Historic Gains for New York and New Jersey Airport Workers
Starting about six years ago, about 15,000 subcontracted airport workers at LaGuardia Airport, Newark Liberty International Airport and the John F. Kennedy International Airport started organizing for a union, higher wages and benefits with 32BJ SEIU. The historic campaign has been wildly successful, as 8,000 low-wage workers organized themselves into 32BJ SEIU and nearly doubled the minimum wage at the airports.
The Port Authority of New York and New Jersey, which runs LaGuardia, the John F. Kennedy and Newark Liberty international airports and has long prided itself on being our region’s economic “engine of growth,” will vote on June 28, 2018 on a proposal to make stepped increases in the minimum wage at all three airports. If passed, the proposal will cover 40,000 low-wage workers overall and raise wages to $19 per hour by 2023.
A new report, “Restoring Altitude: Economic Impacts of the Port Authority Minimum Wage Proposal,” show the economic impacts the proposed wage increases would have on the region’s economy, if it becomes a reality.
Most contracted out New York airport workers currently earn $13 an hour, thanks to progressive minimum wage increases towards $15 for the entire state, while the port minimum in Newark Liberty remains at just $10.45 per hour for the same work. If the proposed Port Authority wage passes, both New York and New Jersey airport workers will be earning the $19 an hour minimum wage by 2023, resulting in additional $431.6 million in increased annual household earnings.
According to census data, considered one of the more conservative estimates, 79 percent of the lowest paid workers are non-white and 85 percent of covered workers at the Port Authority are supporting families as well as themselves. The increased annual spending resulting from workers’ wage increases will support over 2,700 added jobs in the regional economy and sales to local businesses will grow by $465.1 million. Federal tax revenue will also rise with these added sales, generating over $43.7 million more a year for public services. State and local tax revenue will increase by $33.7 million a year.
Workers who already make more than the new proposed minimum wage level are also likely to receive wage increases. This includes supervisors of affected workers and other workers in higher-paid occupations. This ripple effect is estimated to benefit an additional 20 percent of workers, enlarging the total economic impacts even further.
LaGuardia Airport Wheelchair Attendant
The raise to $19 an hour will give me peace of mind. Right now, I have two jobs and I have to rush from one job to the other. I will like to get an apartment and be able to send my kids to college.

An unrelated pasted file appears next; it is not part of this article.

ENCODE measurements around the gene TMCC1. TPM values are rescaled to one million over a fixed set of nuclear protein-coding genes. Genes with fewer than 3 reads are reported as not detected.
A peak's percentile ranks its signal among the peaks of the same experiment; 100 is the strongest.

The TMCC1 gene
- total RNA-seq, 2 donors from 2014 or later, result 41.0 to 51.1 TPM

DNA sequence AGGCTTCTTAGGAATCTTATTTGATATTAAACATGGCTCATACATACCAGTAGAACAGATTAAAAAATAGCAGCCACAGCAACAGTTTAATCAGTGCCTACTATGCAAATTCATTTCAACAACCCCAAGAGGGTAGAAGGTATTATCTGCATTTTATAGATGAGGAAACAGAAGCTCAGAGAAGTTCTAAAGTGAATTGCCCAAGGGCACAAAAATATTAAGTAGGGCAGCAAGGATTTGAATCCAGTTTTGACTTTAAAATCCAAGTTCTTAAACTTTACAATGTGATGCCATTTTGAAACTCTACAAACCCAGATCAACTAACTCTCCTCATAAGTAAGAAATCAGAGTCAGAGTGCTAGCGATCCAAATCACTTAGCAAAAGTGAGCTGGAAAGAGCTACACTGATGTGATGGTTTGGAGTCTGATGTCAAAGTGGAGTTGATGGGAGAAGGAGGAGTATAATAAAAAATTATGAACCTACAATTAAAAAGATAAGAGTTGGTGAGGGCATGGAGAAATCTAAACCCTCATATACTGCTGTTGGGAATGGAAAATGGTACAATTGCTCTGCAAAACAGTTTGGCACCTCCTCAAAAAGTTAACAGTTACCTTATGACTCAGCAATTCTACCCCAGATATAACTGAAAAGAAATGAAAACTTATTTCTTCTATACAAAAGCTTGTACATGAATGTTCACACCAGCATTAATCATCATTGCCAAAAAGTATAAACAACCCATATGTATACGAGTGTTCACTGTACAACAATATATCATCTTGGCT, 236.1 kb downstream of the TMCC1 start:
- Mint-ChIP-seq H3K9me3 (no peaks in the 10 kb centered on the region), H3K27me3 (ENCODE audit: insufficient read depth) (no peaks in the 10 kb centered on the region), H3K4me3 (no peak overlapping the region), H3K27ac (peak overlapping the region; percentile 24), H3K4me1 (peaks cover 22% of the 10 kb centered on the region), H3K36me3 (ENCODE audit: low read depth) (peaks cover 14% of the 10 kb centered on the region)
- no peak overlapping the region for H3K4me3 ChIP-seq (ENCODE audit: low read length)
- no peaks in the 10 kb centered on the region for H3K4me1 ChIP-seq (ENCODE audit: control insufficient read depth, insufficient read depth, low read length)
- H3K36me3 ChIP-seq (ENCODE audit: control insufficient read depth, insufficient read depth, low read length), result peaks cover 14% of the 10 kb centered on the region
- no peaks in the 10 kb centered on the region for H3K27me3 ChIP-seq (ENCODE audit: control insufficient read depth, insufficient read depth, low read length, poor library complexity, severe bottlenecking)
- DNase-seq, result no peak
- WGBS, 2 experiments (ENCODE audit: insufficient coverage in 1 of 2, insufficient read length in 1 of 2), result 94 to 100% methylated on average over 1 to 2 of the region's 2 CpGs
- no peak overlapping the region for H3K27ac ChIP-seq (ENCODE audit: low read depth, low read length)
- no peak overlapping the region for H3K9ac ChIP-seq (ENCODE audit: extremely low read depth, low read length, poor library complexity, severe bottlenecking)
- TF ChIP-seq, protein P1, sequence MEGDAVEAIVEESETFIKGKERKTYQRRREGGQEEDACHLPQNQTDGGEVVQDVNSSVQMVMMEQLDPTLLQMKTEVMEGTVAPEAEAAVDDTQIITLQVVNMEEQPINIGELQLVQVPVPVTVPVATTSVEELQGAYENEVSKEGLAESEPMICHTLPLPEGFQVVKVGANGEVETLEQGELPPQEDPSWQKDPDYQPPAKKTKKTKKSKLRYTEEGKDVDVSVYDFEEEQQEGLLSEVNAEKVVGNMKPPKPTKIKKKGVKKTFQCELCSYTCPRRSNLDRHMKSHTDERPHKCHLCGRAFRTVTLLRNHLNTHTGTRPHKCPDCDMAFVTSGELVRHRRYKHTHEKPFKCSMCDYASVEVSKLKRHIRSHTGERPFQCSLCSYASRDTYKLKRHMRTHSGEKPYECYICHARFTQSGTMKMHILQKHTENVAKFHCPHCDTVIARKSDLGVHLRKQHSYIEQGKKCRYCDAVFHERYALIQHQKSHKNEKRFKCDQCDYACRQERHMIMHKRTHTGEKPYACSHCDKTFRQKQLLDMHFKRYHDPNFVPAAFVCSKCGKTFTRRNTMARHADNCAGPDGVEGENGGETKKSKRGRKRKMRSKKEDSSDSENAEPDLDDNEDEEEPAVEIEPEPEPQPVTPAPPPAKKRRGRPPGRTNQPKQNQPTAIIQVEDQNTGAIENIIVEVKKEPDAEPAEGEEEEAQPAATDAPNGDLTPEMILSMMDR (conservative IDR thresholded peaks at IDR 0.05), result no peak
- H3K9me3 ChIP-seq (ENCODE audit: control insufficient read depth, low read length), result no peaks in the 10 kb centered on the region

Baggage handler at Newark Liberty International Airport
“I work as a baggage handler at Newark Airport. The raise to $19 an hour will help me pay my bills on time and help me support my grandmother.”
Wheelchair Attendant at LaGuardia Airport for two years
“It’s a hard job but I love it because I love helping passengers. Part of my responsibilities is to make sure passengers are comfortable and ok to travel. My experience is helping me to be more patient with passengers, especially older travelers. The $19 an hour will help me go back to school and get an apartment.”
What More Needs to be Done
While the proposed wage increase will transform the lives of airport workers for better, these workers need more resources to survive in the New York-New Jersey region. The metro area has the nation’s highest cost-of-living, starting with housing. Nearly half of the workers covered by the wage increases are rent burdened—paying more than 30 percent or more of their income for housing—and, as good as wage increase, it is not nearly enough. Over one-fifth are severely rent burdened, paying over 50 percent of income for housing.
New York and New Jersey airport workers need more than wage increases to survive. They need a voice in the workplace, good health care and other benefits, benefits that are most often obtained through collective bargaining agreements. The best vehicle for obtaining this is through union membership where, over time, they could bargain for wages and benefits that will secure a hold for them in the middle class.
LaGuardia Airport Wheelchair Attendant
“$19 an hour will help improve the atmosphere at the airport. My co-workers won’t have to go get second jobs. If I get $19 an hour, I can help my kids to go to college. I owe rent to the landlord. Such a raise will also ensure I am not in that kind of situation.”
Cleaner at Terminal 4 at John F. Kennedy International Airport
“I am a cleaner at Terminal 4 at JFK Airport. The raise to $19 an hour, when we get it, will help my family a lot. It means I will be able to afford my rent. $19 an hour will give me and my co-workers power and energy to do a better job.”
Newark Liberty International Airport Passenger Escort
“It’s ironic that I work at an airport, but I’ve never had enough money to travel anywhere. With the $19 wage increase, I would be able to take my 15-year-old granddaughter to Disneyworld: a dream for both of us. We would also be able to live more comfortably. For me, it means not having to worry about choosing between paying for my medicine for multiple sclerosis and paying transportation.”